My 89 year-old French mother-in-law came to live with us in California two years ago. It has been a living hell. My husband is an only son who was raised by his single mom from the young age of 2. She never remarried after the divorce. She speaks little or no English, does not hear without hearing aids yet often neglects to wear them, is legally blind (macular degeneration), and has some form of dementia or Alzheimer's. My own mom passed away with heart condition/lung cancer at 65. MIL is a smoker, and even though she smokes in the backyard, I can still at times smell the cigarettes/fumes.
She constantly complains to us about her vision impairment (I understand that it is very troubling to her but her vision loss occurred before moving here) and a host of other ailments including foot pain, hearing difficulty, skin problems, lack of sleep. She talks incessantly about washing machines that neighbors are running all night that keep her up, yet we live far away from any other houses. She heard these same noises back home in France - I don't know if the noise she is hearing is tinnitus or delusional.
She also loses things and blames others for stealing them - it can be a comb, bras, bathing cap, soap - or even her cigarettes. She has accused my son and his girlfriend of theft on many occasions, or the cleaning people. She is obsessed with this and mentions this thievery issue multiple times during the day.
She yells all day long and my nerves are completely frayed. Right now, I am looking for work and am at home a lot, so spend proportionately more time with her than my husband. I feel very depressed about the situation. My husband is a manager who works 50 hours a week. All this is especially difficult, as I had a traumatic brain injury several years ago leaving me with chronic headaches.
She has been a difficult MIL, very controlling and negative, very attached to hubby, and hyper critical of the kids. My dad is also quite challenging too in terms of constant complaints and chronic hypochondria, and calls me incessantly. But at least he lives on the East Coast and has financial means to have home assistance (plus I have two sisters who live close by).
Further, it is difficult finding resources to help, given her communication problems and lack of English. Though she visited every summer, she has not adapted well to life here. She has no real activities, and I am working with a local day facility to see if she could try it out for a couple of hours and see if the language is not too difficult a barrier. I found her a lovely native French speaker to come by the house twice a week to teach her a few English phrases. We both take MIL to doctor visits.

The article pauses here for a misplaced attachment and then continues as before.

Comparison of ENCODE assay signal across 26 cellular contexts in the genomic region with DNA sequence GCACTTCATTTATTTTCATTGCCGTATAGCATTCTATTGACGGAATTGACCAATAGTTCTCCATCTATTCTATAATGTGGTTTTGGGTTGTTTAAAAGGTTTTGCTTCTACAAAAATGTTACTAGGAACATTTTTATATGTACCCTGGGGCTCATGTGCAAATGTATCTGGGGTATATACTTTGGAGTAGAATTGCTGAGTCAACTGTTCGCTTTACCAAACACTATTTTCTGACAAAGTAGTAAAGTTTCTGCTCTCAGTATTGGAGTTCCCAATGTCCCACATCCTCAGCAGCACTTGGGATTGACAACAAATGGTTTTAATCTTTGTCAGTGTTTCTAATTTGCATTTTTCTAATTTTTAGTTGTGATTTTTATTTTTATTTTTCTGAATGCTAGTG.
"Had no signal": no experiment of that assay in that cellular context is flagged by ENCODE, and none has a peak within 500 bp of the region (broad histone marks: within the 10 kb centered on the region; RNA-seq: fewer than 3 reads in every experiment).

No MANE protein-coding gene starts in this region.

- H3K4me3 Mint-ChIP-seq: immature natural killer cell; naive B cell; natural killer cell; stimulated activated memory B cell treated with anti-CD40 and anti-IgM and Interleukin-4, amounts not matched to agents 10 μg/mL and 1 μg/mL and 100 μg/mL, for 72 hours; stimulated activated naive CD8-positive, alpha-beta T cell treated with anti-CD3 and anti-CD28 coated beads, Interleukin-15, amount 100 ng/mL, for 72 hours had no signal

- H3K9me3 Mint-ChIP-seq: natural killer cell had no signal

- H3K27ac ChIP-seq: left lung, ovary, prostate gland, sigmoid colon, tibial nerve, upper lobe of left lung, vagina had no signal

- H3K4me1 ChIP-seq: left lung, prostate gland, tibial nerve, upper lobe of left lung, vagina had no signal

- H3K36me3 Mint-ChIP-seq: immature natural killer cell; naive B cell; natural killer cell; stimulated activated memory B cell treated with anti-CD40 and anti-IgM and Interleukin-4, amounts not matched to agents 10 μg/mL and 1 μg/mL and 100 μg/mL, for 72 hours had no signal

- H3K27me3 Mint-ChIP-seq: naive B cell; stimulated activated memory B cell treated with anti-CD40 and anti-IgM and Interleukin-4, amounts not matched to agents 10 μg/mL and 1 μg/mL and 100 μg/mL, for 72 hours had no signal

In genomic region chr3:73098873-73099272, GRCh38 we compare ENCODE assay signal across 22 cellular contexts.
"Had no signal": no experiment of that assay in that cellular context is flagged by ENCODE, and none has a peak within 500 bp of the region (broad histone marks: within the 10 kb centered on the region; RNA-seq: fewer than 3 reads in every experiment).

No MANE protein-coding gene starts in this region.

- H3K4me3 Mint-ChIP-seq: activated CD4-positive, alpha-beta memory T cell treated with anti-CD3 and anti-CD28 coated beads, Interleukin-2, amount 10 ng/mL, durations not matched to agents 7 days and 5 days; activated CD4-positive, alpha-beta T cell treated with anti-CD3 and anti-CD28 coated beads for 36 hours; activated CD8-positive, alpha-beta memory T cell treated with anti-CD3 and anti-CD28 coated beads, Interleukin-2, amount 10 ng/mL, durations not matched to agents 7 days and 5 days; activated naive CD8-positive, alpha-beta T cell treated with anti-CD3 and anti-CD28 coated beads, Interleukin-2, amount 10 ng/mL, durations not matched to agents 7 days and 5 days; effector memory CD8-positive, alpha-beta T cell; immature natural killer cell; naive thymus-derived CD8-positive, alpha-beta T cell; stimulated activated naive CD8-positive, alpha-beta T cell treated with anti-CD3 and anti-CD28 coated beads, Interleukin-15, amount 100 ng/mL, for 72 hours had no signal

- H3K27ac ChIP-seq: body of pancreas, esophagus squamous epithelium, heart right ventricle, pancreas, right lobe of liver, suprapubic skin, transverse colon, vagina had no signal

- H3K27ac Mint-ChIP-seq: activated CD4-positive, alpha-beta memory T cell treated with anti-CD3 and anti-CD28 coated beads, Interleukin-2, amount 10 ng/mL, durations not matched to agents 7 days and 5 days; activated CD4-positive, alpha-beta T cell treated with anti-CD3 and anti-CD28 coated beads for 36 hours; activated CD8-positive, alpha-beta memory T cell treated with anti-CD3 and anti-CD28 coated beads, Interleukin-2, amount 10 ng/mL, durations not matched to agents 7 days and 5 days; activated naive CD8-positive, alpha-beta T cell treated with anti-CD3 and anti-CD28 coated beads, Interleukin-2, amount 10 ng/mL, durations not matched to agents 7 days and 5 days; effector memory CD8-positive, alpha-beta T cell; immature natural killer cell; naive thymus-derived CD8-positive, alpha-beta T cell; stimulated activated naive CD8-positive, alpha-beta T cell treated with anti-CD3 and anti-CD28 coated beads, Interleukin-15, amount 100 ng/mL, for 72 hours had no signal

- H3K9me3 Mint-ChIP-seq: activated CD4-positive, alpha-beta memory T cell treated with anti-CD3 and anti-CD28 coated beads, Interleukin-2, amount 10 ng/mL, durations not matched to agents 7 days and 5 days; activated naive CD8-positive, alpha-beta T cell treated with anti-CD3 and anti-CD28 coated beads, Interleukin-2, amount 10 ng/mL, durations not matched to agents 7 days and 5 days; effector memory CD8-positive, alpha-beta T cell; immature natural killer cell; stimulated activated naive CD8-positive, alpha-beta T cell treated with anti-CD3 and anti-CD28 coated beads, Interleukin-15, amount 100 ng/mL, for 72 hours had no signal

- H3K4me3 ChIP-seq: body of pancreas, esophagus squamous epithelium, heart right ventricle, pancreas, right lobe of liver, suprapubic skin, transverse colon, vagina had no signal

She cannot be on Medicaid for another 3 years and neither she nor we have the financial means or long-term insurance if she ever needed more skilled care than what we could provide at home.
My husband is an absolute saint on many levels. He was very insistent that because she could no longer live at home by herself, that it was his obligation to take care of her. And I guess me, by default. He does so much for the family and is trying to make everyone happy. Though he pretty much told me that between me and MIL, I was the one who had to go if I weren't happy with the situation. That is due to the fact that we couldn't send her back to France. Though he still loves me and I feel the same.
I feel that hubby is in denial about her dementia problems and how much a toll it is taking on me. He told me that I have to change the way I take her, ignore her, etc. But with her ranting and yelling within earshot continuously throughout the day, it's no easy task. Her behavior seems better in the evenings and weekends when my husband is home. My hubby doesn't like emotional topics or confrontation of any kind and would rather sweep all of this under the rug. But this is definitely wearing on our marriage and our physical and emotional health.
I would appreciate any advice about handling this situation or available resources out there. Would meds help her behavior? Hubby has never discussed these issues with her internist, but I am encouraging him to do so on her upcoming doctor's visit. We live in a smaller town, so do not have access to a lot of French people or things - we have tried to find a French-speaking caregiver through local agencies to no avail, so it is hard to get away from the house for overnight. Son in late 20's lived at home for short time, and moved out because of he could not handle her accusations. So he is not a viable option for caregiving.